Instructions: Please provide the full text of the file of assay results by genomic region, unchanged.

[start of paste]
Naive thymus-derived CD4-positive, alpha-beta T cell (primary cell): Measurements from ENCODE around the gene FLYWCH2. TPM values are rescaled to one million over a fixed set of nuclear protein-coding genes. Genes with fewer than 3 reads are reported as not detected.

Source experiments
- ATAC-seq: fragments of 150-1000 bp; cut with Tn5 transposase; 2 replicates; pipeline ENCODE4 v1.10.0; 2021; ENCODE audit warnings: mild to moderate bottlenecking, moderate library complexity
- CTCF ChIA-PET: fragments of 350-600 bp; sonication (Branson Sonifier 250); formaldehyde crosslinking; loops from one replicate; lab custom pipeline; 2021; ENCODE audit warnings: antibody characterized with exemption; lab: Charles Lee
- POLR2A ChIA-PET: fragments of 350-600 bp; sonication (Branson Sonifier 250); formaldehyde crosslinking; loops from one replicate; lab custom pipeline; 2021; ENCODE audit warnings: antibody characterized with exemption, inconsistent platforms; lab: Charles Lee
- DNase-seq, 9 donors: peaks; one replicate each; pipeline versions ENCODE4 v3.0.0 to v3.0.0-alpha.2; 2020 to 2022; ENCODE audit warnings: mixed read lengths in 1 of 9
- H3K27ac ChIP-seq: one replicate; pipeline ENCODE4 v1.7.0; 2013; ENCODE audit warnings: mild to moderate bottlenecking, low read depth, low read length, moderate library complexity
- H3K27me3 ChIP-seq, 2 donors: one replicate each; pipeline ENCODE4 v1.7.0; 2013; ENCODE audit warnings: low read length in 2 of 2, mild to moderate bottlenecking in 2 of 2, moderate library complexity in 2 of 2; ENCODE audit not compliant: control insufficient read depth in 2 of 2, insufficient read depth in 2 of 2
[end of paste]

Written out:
Naive thymus-derived CD4-positive, alpha-beta T cell (primary cell): Measurements from ENCODE around the gene FLYWCH2. TPM values are rescaled to one million over a fixed set of nuclear protein-coding genes. Genes with fewer than 3 reads are reported as not detected.

Source experiments
- ATAC-seq: fragments of 150-1000 bp; cut with Tn5 transposase; 2 replicates; pipeline ENCODE4 v1.10.0; 2021; ENCODE audit warnings: mild to moderate bottlenecking, moderate library complexity
- CTCF ChIA-PET: fragments of 350-600 bp; sonication (Branson Sonifier 250); formaldehyde crosslinking; loops from one replicate; lab custom pipeline; 2021; ENCODE audit warnings: antibody characterized with exemption; lab: Charles Lee
- POLR2A ChIA-PET: fragments of 350-600 bp; sonication (Branson Sonifier 250); formaldehyde crosslinking; loops from one replicate; lab custom pipeline; 2021; ENCODE audit warnings: antibody characterized with exemption, inconsistent platforms; lab: Charles Lee
- DNase-seq, 9 donors: peaks; one replicate each; pipeline versions ENCODE4 v3.0.0 to v3.0.0-alpha.2; 2020 to 2022; ENCODE audit warnings: mixed read lengths in 1 of 9
- H3K27ac ChIP-seq: one replicate; pipeline ENCODE4 v1.7.0; 2013; ENCODE audit warnings: mild to moderate bottlenecking, low read depth, low read length, moderate library complexity
- H3K27me3 ChIP-seq, 2 donors: one replicate each; pipeline ENCODE4 v1.7.0; 2013; ENCODE audit warnings: low read length in 2 of 2, mild to moderate bottlenecking in 2 of 2, moderate library complexity in 2 of 2; ENCODE audit not compliant: control insufficient read depth in 2 of 2, insufficient read depth in 2 of 2